“Yacht Rock” is the new(ish) name for adult oriented rock (AOR) – first popularized on the West Coast (where else?). Easy on the ear and making few listening demands, right now its palette might include soft rock, smooth jazz and sophisticated soul – a soundtrack perfect for whiling away the hours as you cruise the Caribbean sipping on a cocktail of choice surrounded my minions pandering to your every whim!
Whatever… if you wish, you can savour the flavour of yacht rock (cocktail optional!) via a new 16 song compilation, ‘Yacht Soul’, from the ‘Too Slow To Disco’ team. The album has been put together by veteran crate digger DJ Supermarkt and his brief has been to curate a set of AOR songs that were originally written and/or popularized by Pop/Rock artists but presented here on the album by soul luminaries… and it’s an intriguing listen typified by the opening track, The Main Ingredients’ version of ‘Summer Breeze’. It would have been so easy for Mr Supermarkt to use the better-known Isley Brothers’ version of the Seals and Croft song but choosing the Main Ingredient’s take (from their ‘Euphrates River album) offers a fresh perspective on the original.
It’s a great start to an album that throws up plenty of gems like Dee Dee Bridgewater’s version of Hall and Oates’ ‘She’s Gone’ (titled here, ‘He’s Gone’) and Betty Everett’s reading of the Beach Boys perennial ‘God Only Knows’. Those rarities vie for attention with the better known, like Billy Paul’s cover of McCartney’s ‘Let ‘Em In’ – now well known via a TV lottery ad.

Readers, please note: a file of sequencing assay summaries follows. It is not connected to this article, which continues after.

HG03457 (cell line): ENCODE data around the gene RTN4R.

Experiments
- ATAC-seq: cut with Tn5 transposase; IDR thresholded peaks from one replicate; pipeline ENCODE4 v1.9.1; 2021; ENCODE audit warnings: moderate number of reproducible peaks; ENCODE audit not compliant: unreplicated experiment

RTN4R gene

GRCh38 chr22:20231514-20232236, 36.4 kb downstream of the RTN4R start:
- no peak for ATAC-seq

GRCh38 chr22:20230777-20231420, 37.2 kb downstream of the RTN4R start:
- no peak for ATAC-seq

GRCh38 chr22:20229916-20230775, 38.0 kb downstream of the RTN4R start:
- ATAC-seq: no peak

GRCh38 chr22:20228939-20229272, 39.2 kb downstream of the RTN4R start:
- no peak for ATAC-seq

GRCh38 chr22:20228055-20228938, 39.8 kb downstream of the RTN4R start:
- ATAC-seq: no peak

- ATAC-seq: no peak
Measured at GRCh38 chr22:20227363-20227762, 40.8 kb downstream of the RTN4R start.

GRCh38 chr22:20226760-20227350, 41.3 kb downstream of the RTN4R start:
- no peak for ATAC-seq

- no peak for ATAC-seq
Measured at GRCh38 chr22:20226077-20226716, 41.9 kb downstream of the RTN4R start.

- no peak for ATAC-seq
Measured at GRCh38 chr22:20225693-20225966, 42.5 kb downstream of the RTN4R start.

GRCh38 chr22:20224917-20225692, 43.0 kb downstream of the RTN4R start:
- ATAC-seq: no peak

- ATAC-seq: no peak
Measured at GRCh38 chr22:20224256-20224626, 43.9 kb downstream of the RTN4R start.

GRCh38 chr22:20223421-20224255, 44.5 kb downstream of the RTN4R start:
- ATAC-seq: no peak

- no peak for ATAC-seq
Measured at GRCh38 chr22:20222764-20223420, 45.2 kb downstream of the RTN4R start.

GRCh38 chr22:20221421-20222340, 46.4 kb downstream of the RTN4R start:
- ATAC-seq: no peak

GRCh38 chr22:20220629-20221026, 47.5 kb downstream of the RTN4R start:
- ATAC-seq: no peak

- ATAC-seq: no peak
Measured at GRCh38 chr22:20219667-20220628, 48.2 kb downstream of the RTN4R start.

Those doyens of AOR, the Doobie Brothers have three of their songs in ‘Yacht Rocks’ line up. First up is ‘Takin’ It To The Streets’. Enjoy it here in the Quincy Jones version with vocals from a pair of unknowns – Luther Vandross and Gwen Guthrie. The second Doobies’ song is ‘Minute By Minute’ rendered here by Peabo Bryson. The third is Aretha with a soulful treatment of ‘Minute By Minute.’
Amongst the other included artists/songs are The Pointer Sisters with Steely Dan’s ‘Dirty Work’, Millie Jackson’s steamy, 7-minute take on Kenny Loggins’ ‘This Is It’ and Chaka Khan’s transformation of Fleetwood Mac’s ‘Everywhere’. Yep – some big soul names and plenty of great songs – what’s not to like! This is a superior, mainstream soul compilation. Ship Ahoy!